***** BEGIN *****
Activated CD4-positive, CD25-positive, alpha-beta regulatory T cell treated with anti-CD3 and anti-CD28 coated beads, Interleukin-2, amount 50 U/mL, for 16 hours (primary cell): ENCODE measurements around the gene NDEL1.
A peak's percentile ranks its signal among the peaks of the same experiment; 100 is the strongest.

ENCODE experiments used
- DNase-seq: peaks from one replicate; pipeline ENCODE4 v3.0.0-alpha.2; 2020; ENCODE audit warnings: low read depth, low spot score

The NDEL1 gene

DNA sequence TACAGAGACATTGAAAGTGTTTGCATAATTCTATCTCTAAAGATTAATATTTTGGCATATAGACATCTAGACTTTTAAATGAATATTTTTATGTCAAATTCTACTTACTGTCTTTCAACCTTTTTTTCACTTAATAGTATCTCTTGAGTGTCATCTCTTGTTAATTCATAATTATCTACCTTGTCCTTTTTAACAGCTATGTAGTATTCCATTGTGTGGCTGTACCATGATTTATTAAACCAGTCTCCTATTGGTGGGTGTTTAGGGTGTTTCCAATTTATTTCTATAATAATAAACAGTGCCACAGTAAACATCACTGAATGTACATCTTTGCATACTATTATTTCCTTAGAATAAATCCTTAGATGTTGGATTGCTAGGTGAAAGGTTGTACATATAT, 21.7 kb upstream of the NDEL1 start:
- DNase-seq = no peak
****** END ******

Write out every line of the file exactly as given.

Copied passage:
Activated CD4-positive, CD25-positive, alpha-beta regulatory T cell treated with anti-CD3 and anti-CD28 coated beads, Interleukin-2, amount 50 U/mL, for 16 hours (primary cell): ENCODE measurements around the gene NDEL1.
A peak's percentile ranks its signal among the peaks of the same experiment; 100 is the strongest.

ENCODE experiments used
- DNase-seq: peaks from one replicate; pipeline ENCODE4 v3.0.0-alpha.2; 2020; ENCODE audit warnings: low read depth, low spot score

The NDEL1 gene

DNA sequence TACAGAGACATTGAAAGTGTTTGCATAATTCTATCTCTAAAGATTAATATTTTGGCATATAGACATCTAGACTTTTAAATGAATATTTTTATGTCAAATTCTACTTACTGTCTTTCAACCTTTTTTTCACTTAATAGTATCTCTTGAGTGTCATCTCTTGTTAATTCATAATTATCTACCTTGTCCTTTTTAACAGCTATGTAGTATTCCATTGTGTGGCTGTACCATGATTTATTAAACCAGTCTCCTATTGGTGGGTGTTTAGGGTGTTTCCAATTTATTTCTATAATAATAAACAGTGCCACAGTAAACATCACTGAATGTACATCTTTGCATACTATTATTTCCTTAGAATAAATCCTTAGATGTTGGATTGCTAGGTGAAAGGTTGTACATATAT, 21.7 kb upstream of the NDEL1 start:
- DNase-seq = no peak